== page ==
I think we’ve all been stuck in an elevator with a few too many people and suddenly a rancid odor makes it’s way into your nasal passages and now you’re looking around wondering “oh my god what did I EAT??!!” and “I hope no one else can smell that…”. But of course they can. It’s an elevator – a small, cramped, metal box with no ventilation….duh.
But that’s not really what we’re talking about here for this week’s Lets Blog Off. What we’re talking about is the link between the sense of smell and memory. Our sense of smell, while not on par with our furry friend Fido, is one of the most powerful senses we have available to us. The human nose is remarkable in that it not only allows us to discern scent – such as our elevator scene above – but it also aides in our sense of taste. Want to test it out? Next time you sit down to a meal, plug your nose and see how different food tastes. You’ll be amazed. Everyone else will laugh because you’re wearing a clothespin on your face, but whatever. It’s all in the name of science and learning right?
Ok, back to smelling stuff. We’ve all got those typical memories of Grandma’s apple/pecan/blueberry/snozeberry/random-whatever-berry pie cooling in the kitchen. And those smell memories are great; they remind us of family and home and feeling safe and secure and…well, hungry. But what about the effect our sense of smell can have on our memory of architecture? After all, architecture is experienced best with all of our faculties, not just sight or touch or hearing, but also smell and even taste.
Building materials require all of the senses – visual, tactile, auditory, olfactory, and gustatory (I had to look that one up – don’t judge me). And our experience is changed not just by individual materials being employed in a building project, but also by various combinations of building materials. For example, polished concrete and glass will have a much difference effect on all our senses then rough, board formed concrete and gypsum board. From here you can use your own imagination on the myriad of material combinations that could elicit varying responses as we move through a space.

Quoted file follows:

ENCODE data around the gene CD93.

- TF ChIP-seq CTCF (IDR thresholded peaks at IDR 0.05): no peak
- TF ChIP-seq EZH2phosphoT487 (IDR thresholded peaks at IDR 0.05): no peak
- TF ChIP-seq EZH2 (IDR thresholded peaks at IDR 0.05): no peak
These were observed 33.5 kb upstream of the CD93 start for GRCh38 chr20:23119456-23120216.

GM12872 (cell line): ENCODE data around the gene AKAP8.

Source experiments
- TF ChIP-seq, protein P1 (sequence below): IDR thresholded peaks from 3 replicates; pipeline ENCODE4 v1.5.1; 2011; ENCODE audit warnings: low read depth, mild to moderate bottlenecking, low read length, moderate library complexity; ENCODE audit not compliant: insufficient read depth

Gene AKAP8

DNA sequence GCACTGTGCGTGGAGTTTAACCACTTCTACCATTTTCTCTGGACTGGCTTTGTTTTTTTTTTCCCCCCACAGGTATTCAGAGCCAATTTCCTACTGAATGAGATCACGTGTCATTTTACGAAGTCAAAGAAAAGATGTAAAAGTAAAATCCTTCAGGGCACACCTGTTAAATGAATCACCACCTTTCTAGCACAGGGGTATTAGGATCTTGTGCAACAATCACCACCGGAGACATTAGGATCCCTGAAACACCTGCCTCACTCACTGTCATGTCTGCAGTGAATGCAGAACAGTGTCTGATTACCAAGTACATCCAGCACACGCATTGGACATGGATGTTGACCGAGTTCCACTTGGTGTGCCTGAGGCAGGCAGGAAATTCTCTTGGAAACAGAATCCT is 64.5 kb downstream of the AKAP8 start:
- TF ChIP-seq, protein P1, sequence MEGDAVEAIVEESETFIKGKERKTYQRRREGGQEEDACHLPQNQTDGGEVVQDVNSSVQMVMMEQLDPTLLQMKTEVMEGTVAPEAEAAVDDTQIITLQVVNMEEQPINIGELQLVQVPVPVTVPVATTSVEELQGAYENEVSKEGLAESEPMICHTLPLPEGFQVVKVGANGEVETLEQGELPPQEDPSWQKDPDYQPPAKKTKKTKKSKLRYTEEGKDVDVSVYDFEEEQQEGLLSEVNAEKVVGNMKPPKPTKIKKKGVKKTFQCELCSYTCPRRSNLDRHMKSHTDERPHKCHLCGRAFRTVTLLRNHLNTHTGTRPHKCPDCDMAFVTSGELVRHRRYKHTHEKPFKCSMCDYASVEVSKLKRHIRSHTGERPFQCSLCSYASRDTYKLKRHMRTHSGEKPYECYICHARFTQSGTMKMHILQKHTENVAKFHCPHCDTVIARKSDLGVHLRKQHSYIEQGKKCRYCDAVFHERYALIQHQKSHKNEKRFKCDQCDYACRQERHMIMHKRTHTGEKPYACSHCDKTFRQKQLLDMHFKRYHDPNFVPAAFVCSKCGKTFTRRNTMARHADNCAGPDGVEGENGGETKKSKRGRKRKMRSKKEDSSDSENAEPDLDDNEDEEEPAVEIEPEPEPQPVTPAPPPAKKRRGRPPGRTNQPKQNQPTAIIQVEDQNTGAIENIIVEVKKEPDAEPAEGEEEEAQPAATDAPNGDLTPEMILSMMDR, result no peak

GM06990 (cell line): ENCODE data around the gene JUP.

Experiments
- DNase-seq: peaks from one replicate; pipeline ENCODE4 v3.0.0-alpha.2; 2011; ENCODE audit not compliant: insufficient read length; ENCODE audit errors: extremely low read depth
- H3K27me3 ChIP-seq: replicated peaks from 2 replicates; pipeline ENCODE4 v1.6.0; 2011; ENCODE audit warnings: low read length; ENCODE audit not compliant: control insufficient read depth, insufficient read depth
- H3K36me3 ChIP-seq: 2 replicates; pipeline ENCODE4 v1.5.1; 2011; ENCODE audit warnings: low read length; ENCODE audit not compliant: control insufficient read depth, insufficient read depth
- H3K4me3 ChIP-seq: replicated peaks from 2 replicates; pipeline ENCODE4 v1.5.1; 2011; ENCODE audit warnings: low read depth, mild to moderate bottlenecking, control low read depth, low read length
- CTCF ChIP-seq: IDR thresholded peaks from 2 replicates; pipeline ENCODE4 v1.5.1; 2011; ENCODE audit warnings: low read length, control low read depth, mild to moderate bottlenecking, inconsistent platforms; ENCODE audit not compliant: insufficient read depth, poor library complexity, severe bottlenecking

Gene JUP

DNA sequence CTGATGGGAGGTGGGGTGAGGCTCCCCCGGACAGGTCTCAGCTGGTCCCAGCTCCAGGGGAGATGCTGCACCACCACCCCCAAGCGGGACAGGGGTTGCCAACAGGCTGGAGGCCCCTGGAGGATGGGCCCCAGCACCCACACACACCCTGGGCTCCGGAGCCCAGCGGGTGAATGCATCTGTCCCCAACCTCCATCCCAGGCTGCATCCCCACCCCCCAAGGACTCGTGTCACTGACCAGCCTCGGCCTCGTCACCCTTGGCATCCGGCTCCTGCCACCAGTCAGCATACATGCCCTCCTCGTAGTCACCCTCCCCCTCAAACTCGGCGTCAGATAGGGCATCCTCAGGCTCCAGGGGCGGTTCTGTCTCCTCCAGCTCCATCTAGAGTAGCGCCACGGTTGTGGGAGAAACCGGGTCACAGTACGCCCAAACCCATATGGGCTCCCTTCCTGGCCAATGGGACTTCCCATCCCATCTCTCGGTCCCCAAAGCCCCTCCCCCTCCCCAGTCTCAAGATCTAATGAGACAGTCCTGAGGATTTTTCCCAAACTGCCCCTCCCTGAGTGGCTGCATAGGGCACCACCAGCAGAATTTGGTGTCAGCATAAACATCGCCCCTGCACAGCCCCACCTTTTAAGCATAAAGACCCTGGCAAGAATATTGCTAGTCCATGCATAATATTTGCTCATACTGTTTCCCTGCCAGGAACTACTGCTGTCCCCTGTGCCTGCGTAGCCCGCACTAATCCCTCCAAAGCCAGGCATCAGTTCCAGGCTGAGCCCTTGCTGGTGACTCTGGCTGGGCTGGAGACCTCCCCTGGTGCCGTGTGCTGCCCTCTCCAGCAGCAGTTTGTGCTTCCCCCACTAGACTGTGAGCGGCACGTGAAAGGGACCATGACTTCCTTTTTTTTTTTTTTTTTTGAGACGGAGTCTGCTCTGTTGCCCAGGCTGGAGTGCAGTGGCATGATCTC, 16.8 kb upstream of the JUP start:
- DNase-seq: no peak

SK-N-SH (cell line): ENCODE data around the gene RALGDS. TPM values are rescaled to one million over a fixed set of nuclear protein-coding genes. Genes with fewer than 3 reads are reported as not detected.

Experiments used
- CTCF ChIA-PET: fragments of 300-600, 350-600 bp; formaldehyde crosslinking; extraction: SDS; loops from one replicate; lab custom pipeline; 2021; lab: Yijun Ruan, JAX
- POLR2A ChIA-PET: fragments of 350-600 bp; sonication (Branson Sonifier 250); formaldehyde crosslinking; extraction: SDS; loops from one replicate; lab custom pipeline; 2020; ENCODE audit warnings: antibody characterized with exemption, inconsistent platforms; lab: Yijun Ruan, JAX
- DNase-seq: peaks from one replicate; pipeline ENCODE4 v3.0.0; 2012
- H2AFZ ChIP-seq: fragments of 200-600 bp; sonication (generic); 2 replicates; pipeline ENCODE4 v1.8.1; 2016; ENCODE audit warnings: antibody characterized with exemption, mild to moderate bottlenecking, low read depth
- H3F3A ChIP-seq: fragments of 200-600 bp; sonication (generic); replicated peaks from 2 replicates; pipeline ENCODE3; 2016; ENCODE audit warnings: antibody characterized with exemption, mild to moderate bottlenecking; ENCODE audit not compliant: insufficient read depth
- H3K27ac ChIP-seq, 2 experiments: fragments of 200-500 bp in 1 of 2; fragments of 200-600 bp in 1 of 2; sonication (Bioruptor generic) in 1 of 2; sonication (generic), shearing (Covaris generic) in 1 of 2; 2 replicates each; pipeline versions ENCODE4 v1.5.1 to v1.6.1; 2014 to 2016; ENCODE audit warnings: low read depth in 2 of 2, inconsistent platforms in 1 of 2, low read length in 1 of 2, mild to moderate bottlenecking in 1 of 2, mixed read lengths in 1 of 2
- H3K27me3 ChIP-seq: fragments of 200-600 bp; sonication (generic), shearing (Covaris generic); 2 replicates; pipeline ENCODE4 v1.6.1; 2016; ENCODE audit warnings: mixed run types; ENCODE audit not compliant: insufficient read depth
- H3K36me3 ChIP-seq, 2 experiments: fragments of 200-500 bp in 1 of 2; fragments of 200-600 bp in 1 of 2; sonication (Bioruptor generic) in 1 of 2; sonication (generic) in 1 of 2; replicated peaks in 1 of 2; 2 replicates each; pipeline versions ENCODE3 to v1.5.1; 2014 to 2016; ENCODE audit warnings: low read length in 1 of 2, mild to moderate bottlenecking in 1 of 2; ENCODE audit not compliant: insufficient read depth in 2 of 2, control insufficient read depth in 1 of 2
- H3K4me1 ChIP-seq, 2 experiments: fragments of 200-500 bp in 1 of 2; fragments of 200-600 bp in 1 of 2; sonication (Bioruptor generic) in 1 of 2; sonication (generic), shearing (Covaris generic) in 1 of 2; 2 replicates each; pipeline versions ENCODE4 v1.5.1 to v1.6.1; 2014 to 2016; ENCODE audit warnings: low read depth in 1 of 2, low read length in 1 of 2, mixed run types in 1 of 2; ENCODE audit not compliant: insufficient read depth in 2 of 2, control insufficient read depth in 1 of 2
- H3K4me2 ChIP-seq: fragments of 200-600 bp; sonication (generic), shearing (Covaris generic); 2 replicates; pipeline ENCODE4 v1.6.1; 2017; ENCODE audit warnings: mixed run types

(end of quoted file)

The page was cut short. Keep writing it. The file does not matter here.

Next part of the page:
And all of these senses working together create a memory of our experience in a place. Think of the last time you went to a large cathedral church. The floors and walls were stone, some rough, others smooth. The sound of your foot steps reverberated off of almost every surface and echoed loudly high up in the vaulted ceilings. Light bounces through stained glass windows, the air feels cool and still. Perhaps you can even taste and smell the moisture in the air, a dampness that seems to hang suspended.
Another example would be your home. The colors are warm and inviting, finishes are smooth and comforting and soft. Perhaps there are exposed heavy timber framing that offers a tactile connection to the outdoors. You can even smell the sap that has long since dried on the wood, or the tongue oil used to polish the beams.
Our senses are constantly working together to create memories of all the people and places we’ve come in contact with. If you take one of those senses away, the experience becomes completely different. As architects we should be keenly aware of this and strive to create unique and wonderful experiences for the end user of our buildings so they take away inspired memories that stay with them and reveal a deeper sense of not just using a building, but being a part of it. After all, a building without people to experience it will fall down, crumble and blow away, but a building that encourages use and interaction will last forever.